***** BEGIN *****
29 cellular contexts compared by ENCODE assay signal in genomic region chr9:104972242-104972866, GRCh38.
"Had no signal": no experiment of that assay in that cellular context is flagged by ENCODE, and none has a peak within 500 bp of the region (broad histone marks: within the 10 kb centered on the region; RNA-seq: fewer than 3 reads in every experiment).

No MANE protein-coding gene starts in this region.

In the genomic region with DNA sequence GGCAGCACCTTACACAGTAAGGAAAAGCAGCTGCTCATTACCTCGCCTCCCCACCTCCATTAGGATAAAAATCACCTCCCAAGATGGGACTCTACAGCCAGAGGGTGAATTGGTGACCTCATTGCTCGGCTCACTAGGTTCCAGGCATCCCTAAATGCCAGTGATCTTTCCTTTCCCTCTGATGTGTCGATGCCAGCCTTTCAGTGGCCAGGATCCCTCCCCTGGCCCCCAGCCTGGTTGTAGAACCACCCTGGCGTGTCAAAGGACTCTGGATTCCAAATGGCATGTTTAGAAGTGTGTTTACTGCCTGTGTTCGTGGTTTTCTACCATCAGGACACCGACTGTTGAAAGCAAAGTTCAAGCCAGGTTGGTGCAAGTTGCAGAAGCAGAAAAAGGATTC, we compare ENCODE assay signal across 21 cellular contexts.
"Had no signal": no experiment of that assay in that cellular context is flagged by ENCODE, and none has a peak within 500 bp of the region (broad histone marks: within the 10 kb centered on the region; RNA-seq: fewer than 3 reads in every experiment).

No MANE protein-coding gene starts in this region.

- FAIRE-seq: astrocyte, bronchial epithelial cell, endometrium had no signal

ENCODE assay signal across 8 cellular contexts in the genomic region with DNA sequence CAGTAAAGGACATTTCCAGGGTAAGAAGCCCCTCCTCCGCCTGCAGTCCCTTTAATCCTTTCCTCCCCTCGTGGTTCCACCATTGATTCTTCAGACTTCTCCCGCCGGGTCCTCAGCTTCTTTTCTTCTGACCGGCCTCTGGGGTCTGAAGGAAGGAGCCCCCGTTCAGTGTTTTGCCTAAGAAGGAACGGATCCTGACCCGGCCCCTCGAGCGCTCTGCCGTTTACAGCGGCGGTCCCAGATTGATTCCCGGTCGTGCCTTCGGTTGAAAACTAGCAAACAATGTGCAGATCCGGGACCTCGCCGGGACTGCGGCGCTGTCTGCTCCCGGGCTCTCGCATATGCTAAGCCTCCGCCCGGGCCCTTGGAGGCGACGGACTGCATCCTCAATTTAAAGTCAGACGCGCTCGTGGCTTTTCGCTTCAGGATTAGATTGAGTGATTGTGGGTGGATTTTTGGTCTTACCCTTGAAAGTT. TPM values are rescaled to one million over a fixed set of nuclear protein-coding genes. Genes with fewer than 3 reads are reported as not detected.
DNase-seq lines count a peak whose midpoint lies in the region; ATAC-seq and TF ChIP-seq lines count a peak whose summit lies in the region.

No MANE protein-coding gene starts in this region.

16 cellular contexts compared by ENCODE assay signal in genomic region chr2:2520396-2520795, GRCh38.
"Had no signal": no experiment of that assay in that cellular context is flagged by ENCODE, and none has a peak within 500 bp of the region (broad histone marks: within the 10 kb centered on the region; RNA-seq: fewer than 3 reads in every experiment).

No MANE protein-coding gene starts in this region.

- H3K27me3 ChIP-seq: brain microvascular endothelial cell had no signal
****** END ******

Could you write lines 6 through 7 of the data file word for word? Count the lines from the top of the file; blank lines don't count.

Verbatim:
No MANE protein-coding gene starts in this region.

- FAIRE-seq: astrocyte, bronchial epithelial cell, endometrium had no signal